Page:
Capitalism, like most things men create, is deeply sexist.
Historically, capitalism has been hostile to women, more than men. Only through government intervention has progress been made. Complete gender equality under capitalism is impossible and can only be realized through socialism.
In the fight for equality among men and women, modern industrial capitalism has allowed women to reclaim much of the power robbed from them in earlier periods. Socialist writer Frederick Engles argued technological advances made under capitalism have allowed women to leave domestic life and perform tasks that were previously the exclusive domain of men.
Despite advancements, this economic system can never take us toward complete equality.
Capitalism has been dragged kicking and screaming every step of the way toward gender equality. It wasn’t until the mid-19th century that many women could even own “property,” but white women gaining the right to own slaves was hardly progress.
Biology, like property laws, was also not on the side of women. Women must carry children, which isn’t profitable for the capitalist. Sure, he needs the human race to continue, but he doesn’t need a worker who can’t work due to pregnancy.
The capitalist, until 1978, had incentive to fire his pregnant employees. Government intervention put an end to that with the Pregnancy Discrimination Act. This amendment to the Civil Rights Act of 1964 provided pregnant women with “temporarily disabled” status, making it against the law to fire them.
If the language of this law bothers you, the problems don’t stop there. First, the law excludes trans men and nonbinary individuals who can become pregnant. Second, pregnant women are only entitled to the same protections as disabled people. This means an employer doesn’t necessarily have to provide paid maternity leave. As it stands, only about 55% of employers provide paid maternity leave.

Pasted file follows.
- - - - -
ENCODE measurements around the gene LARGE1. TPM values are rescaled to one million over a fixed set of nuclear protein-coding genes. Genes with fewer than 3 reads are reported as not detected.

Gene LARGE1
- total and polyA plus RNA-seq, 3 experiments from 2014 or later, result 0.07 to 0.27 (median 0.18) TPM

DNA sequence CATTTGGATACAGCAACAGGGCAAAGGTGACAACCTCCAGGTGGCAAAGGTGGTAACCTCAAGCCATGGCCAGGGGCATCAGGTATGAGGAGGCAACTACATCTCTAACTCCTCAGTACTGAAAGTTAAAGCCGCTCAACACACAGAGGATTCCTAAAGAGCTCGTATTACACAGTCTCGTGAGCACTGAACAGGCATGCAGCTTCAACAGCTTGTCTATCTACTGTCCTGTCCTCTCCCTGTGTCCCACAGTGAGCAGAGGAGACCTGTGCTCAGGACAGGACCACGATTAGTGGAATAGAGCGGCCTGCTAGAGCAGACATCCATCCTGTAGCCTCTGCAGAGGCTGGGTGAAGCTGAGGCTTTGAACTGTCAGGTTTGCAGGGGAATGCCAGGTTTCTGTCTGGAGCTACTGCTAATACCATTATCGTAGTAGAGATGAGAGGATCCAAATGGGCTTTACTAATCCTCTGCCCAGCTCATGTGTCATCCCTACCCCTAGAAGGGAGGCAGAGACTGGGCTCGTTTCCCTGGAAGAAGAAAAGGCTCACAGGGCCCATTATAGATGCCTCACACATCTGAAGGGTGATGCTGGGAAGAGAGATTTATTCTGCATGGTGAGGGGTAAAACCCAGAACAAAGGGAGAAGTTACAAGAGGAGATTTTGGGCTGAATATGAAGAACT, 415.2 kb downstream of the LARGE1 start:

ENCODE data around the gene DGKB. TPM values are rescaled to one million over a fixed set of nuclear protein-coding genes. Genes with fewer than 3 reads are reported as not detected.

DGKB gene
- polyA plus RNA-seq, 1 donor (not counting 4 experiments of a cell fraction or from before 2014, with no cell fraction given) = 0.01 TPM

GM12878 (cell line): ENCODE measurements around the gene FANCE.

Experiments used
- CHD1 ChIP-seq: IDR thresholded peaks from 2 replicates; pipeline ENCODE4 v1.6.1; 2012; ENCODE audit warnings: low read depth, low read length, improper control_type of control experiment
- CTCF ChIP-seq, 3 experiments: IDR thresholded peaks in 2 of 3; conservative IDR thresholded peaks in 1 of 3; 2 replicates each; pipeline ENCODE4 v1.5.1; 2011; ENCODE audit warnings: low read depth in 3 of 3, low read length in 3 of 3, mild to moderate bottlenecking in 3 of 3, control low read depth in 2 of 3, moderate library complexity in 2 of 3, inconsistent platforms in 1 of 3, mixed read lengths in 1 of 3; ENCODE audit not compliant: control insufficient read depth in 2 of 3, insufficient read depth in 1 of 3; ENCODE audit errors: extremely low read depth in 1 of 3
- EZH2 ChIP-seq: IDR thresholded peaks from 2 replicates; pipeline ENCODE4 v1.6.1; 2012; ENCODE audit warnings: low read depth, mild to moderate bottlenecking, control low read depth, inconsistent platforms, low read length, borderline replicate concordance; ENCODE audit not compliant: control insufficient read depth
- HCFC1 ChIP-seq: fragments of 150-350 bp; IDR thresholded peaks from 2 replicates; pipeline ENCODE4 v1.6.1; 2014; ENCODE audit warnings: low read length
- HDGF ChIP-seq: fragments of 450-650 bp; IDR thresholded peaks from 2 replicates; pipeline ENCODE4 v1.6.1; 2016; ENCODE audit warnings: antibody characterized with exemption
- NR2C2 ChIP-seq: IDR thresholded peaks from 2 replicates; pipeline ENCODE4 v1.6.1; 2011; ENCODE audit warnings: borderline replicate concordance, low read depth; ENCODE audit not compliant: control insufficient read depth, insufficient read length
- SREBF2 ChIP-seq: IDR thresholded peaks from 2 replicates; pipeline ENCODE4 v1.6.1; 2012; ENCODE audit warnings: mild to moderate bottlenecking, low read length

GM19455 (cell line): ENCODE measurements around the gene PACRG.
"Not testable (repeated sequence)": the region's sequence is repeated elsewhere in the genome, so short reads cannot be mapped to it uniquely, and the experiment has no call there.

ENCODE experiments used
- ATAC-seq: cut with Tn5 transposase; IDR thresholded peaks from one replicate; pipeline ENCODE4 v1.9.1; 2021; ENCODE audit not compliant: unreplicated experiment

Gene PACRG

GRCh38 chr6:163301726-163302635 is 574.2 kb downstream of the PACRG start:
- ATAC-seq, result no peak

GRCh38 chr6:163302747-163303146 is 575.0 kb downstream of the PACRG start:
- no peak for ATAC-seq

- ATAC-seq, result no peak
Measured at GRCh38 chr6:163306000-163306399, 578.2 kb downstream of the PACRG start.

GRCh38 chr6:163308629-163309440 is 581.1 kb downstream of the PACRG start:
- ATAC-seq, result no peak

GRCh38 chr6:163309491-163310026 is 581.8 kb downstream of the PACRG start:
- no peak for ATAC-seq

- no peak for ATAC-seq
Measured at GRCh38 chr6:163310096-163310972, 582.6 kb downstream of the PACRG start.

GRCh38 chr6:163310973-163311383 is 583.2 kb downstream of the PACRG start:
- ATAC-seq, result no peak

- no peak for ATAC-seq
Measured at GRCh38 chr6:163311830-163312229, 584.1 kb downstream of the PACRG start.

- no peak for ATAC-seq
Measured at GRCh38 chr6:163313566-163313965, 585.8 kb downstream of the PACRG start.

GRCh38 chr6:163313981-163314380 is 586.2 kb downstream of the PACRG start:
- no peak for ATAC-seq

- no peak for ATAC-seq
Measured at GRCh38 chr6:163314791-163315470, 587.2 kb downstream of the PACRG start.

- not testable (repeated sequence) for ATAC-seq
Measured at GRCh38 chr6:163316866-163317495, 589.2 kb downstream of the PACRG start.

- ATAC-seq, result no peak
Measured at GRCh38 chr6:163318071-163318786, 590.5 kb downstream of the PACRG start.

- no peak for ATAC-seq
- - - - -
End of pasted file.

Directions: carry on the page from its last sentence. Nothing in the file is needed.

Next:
Yesterday’s capitalists would fire a pregnant woman before surrendering profits, and even now they still try. In 2015, United Parcel Service refused to offer a pregnant woman a reduced workload that is typically offered to injured or disabled workers, instead opting to send her home until after her pregnancy. Ultimately, UPS changed their policy regarding pregnant workers after their employee took her case all the way to the United States Supreme Court.
Additionally, many of today’s legislators who work to preserve capitalism want to deny women access to abortions. Women simply can’t win.
The issue of pregnancy can also help explain the pay gap between men and women. Women in the U.S. make 84 cents for every dollar a man makes. Why? One reason is that many women are forced to work less in order to take care of children. This may cause them to be passed up for promotions that are given to men instead.
To solve these issues, some liberal feminists say we need more women CEOs and billionaires. After all, only 41 women are CEOs of Fortune 500 companies. Though perhaps some good can come from leveling the playing field at CEO, this is hardly a solution.
The fact is the hierarchies inherent in capitalism would mean the majority of women — the workers — would now be exploited by women instead of men. Hurrah! The fact billionaires exist while people starve is, at the very least, a very inefficient way to allocate resources.
Instead of simply advocating for more women CEOs, women should be empowered as workers, which will improve the lives of the majority.
In the short term, the U.S. should guarantee paid maternity leave. Comparable nations in the Organization for Economic Co-operation and Development already do this, such as Canada and Australia. Democrats in Congress are also working to provide childcare for working mothers in their $3.5 trillion reconciliation bill. This would go a long way toward allowing women to no longer be forced to make the choice between their job and their children.
We should also uphold a woman’s right to an abortion. Anti-abortion rights legislators should be condemned and every effort should be made to prevent abortion restrictions.
In the short term, these actions would counter many of capitalism's uncaring tendencies. But only when the means of production are owned in common and democracy is introduced to the workplace will all workers be equal regardless of gender.
Jared Quigg (he/him) is a sophomore studying journalism and political science.